If you purchase a balled and burlapped Christmas tree, keep it as cool as possible, don't allow it to stay in the house any more than a few days. For more information, see our fact sheet on this topic.
Ask Santa for some new gardening tools.
Give a gift subscription to Long Island Gardening magazine to a gardening friend.
Think about giving gardening gifts – a book, perhaps. There's Irene Virag's book, Gardening on Long Island, or Michael Dirr's Manual of Woody Landscape Plants.
When buying poinsettias, inspect carefully for white flies and/or eggs. Do not buy infected plants. For more information, see our fact sheet on this topic.
Monitor your arborvitaes and junipers for bagworms. Remove by hand. For more information, see our fact sheet on this topic.
Now is a good time to take hardwood cuttings of many shrubs and deciduous trees. Bury in sand in a cold frame or outdoors and plant in early spring.
Cover tender perennials with a loose mulch.
Turn the soil in the vegetable garden just before a hard frost is expected. This breaks the hibernation pattern of soil-wintering insects and reduces next year's pests.
This is a good time to add compost and lime to your vegetable garden.
Put a humidifier in the room with your houseplants. Winter heat is very drying. You'll breathe easier too. Give houseplants as much light as possible and wash houseplants with large leaves to remove dust and grime.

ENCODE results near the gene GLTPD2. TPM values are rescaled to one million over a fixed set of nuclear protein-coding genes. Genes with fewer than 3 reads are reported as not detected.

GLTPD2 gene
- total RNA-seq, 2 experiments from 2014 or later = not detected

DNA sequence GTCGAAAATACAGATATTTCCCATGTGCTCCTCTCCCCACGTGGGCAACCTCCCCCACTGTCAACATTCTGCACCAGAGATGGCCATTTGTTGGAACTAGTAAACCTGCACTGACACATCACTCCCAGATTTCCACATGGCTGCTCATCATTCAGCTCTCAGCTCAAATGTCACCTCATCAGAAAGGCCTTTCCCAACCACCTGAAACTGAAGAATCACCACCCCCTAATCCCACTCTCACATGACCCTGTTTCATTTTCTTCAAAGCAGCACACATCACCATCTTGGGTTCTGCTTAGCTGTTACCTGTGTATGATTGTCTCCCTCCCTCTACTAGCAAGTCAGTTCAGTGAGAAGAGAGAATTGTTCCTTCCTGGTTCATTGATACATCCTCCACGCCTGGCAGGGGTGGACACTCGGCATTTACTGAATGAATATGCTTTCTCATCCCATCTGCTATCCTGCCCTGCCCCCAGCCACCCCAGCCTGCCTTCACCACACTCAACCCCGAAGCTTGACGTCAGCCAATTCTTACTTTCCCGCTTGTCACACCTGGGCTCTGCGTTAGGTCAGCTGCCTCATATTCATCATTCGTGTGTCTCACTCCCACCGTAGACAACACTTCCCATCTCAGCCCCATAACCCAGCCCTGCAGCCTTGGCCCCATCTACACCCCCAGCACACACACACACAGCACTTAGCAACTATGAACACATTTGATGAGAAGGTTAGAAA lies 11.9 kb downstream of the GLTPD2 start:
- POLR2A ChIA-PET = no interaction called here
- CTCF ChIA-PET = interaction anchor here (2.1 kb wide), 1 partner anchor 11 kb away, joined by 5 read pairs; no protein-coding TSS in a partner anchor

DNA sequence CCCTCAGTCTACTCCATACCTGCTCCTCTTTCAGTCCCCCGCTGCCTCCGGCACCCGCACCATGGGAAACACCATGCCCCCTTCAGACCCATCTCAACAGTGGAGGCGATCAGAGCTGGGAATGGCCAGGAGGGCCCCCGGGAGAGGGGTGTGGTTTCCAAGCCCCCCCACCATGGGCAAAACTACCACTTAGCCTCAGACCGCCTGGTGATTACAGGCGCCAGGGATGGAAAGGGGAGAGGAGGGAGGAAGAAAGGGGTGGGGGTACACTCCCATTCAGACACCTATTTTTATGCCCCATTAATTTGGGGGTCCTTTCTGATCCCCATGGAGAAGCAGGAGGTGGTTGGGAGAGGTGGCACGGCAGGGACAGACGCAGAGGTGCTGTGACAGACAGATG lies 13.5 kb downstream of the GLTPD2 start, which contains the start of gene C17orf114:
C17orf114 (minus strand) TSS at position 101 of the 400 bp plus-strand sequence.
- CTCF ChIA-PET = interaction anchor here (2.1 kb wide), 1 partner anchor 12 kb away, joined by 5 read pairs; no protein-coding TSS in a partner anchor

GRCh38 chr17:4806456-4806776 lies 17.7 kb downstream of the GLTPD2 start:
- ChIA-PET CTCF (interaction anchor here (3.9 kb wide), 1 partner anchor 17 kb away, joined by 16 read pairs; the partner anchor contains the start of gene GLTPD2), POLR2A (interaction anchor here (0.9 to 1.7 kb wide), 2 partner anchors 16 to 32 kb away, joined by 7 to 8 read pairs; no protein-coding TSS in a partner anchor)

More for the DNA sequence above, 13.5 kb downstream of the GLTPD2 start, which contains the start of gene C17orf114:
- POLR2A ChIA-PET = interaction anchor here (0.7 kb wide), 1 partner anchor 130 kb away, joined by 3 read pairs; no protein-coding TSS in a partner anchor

December is the best time to start mulching plants for the cold weather ahead (once the soil begins to develop a frozen crust on the surface).
Mistletoe is poisonous. Don't hang it where berries or plant parts can fall within reach of children or pets.
Avoid using deicing salts near lawns, shrubs and flowerbeds. Use fertilizer instead, or even kitty litter.
Order seed catalogs.
Keep your live Christmas tree well watered. For more information, see our fact sheet on this topic.
Think about taking a class at an arboretum, botanical garden, or SUNY at Farmingdale.
Give houseplants as much light as possible. For more information, see our fact sheet on this topic.
Start Easter lilies to flower in April.
Plan next season's garden. Use graph paper and a pencil, or one of those computer programs. They're easier to use than a shovel!
Join a local garden club or become a member of Cornell Cooperative Extension of Nassau County. You will make life long friends and gain much knowledge.
Last updated December 9, 2016